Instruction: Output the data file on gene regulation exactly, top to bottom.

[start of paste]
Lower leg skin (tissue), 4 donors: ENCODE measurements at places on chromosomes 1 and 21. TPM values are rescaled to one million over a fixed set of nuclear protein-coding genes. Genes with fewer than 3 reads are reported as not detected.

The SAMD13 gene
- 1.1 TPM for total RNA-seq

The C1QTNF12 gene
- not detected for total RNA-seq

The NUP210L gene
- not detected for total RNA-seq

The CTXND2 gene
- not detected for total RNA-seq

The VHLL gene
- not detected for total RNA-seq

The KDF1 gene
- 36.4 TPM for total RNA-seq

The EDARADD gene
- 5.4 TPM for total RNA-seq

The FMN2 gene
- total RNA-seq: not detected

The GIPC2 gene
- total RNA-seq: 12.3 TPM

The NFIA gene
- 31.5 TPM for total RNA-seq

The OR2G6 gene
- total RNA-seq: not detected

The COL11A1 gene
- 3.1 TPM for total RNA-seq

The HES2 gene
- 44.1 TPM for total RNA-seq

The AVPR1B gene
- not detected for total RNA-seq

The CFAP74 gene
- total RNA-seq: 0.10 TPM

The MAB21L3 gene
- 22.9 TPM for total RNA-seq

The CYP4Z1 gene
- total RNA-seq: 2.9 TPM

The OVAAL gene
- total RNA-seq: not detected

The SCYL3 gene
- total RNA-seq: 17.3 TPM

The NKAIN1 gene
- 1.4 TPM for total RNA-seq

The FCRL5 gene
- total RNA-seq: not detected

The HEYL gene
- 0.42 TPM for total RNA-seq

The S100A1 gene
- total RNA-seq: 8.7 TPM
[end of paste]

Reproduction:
Lower leg skin (tissue), 4 donors: ENCODE measurements at places on chromosomes 1 and 21. TPM values are rescaled to one million over a fixed set of nuclear protein-coding genes. Genes with fewer than 3 reads are reported as not detected.

The SAMD13 gene
- 1.1 TPM for total RNA-seq

The C1QTNF12 gene
- not detected for total RNA-seq

The NUP210L gene
- not detected for total RNA-seq

The CTXND2 gene
- not detected for total RNA-seq

The VHLL gene
- not detected for total RNA-seq

The KDF1 gene
- 36.4 TPM for total RNA-seq

The EDARADD gene
- 5.4 TPM for total RNA-seq

The FMN2 gene
- total RNA-seq: not detected

The GIPC2 gene
- total RNA-seq: 12.3 TPM

The NFIA gene
- 31.5 TPM for total RNA-seq

The OR2G6 gene
- total RNA-seq: not detected

The COL11A1 gene
- 3.1 TPM for total RNA-seq

The HES2 gene
- 44.1 TPM for total RNA-seq

The AVPR1B gene
- not detected for total RNA-seq

The CFAP74 gene
- total RNA-seq: 0.10 TPM

The MAB21L3 gene
- 22.9 TPM for total RNA-seq

The CYP4Z1 gene
- total RNA-seq: 2.9 TPM

The OVAAL gene
- total RNA-seq: not detected

The SCYL3 gene
- total RNA-seq: 17.3 TPM

The NKAIN1 gene
- 1.4 TPM for total RNA-seq

The FCRL5 gene
- total RNA-seq: not detected

The HEYL gene
- 0.42 TPM for total RNA-seq

The S100A1 gene
- total RNA-seq: 8.7 TPM